[caption id="attachment_286" align="alignnone" width="300"] Application[/caption]
Multiple buttons in a form
The first challenge you will face is to have multiple buttons in a form. As you know, you usually have a submit button in a form, but in this case we should have more than one. This is a problem well solved by ASP.Net MVC by using a derived type of ActionNameSelectorAttribute.
Here you can find a possible implementation of this attribute:
As you can see, basically what we are doing is checking the value of the button is the same than the name of the method in case the action was triggered by a button with the name specified in the SubmitButtonActionName property.
To use this attribute we need to make changes in both the controller and the view. Let's see both changes and I will explain them later:
As you can see, in the view we are setting the name and the value of an extra submit button. In the controller we should decorate an action with the MultipleActionButton attribute, setting the SubmitActionName property with the same value that we've specified in the name attribute of the button. The name of the action must be the same as the value of the value attribute of the button.
In our application, we need to tell our backend what ingredient we want to add. Using the previous attribute is not enough, unless we want to end with a lot of actions doing the same thing (wich doesn't seem a very good idea). So we need to somehow pass a parameter to the controller, telling it with ingredient we want to add from the results search or we want to remove from the list of ingredients. Here we have to be more imaginative and combine an ActionNameSelectorAttribute with an ActionFilterAttribute. Let's start taking a look at the view:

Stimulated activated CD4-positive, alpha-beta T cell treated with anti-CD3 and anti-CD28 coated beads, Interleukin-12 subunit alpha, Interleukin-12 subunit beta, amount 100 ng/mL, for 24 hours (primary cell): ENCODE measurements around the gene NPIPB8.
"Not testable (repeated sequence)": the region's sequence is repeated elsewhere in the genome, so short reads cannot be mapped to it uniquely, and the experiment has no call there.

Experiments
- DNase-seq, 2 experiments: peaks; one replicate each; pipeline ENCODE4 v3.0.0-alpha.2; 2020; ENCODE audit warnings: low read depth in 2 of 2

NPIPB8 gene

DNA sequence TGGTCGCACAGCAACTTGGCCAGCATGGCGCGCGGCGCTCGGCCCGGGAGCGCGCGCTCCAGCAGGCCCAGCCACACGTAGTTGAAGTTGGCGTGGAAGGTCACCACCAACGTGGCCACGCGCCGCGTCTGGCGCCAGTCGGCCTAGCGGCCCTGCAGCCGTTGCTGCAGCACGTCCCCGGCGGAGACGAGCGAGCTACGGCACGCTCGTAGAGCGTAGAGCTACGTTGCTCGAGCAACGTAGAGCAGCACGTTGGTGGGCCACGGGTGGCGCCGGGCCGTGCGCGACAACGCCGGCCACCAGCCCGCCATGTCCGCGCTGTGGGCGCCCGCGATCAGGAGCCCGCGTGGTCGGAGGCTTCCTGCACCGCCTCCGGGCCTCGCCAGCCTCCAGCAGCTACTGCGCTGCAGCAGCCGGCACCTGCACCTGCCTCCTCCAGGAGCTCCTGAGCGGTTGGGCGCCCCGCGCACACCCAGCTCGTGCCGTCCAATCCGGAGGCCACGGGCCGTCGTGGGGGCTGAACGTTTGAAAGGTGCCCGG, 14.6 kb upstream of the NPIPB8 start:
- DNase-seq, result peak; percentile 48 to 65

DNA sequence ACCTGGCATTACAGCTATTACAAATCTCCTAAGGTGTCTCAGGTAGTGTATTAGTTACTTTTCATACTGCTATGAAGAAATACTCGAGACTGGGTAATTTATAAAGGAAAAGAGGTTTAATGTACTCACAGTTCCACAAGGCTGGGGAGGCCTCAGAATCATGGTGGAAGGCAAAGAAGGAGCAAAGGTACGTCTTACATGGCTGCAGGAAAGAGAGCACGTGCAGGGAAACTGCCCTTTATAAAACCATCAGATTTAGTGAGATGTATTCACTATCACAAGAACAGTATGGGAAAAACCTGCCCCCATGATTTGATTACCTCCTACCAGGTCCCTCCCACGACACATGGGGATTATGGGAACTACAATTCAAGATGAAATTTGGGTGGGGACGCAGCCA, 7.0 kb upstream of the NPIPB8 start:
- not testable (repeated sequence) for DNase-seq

What are we doing here is creating a value of the button like UseIngredient-0 for the first item in the list, UseIngredient-1 for the second one, etc. If we do that, we can no longer use the implementation of the ActionNameSelectorAttribute recently explained because we'd need an action called UseIngredient-0, an action called UseIngredient-1, etc. So, we need a new implementation of the attribute that extracts the real name of the action. Something like this:
Basically is the same code than the previous implementation, but we remove the parameter information before doing the comparison.
What problem do we have now? Well, right now our actions don't know anything about the parameter, we need to do something to pass the parameter to the action.
ActionFilters to the rescue
An ActionFilter is a mechanism to add custom behavior before or after an action is executed. In our case what we want is to inject the value of the parameter in the action. To do that we can write an ActionFilter like this one:
In this piece of code we are retrieving the original value of the button which triggered the action (line 11), extracting the value of the parameter (line 12), converting the value (a string) to the appropiate type (line 14) and injecting the value into the action (line 15).
Finally we just have to appy this filter in an action using the appropiate values: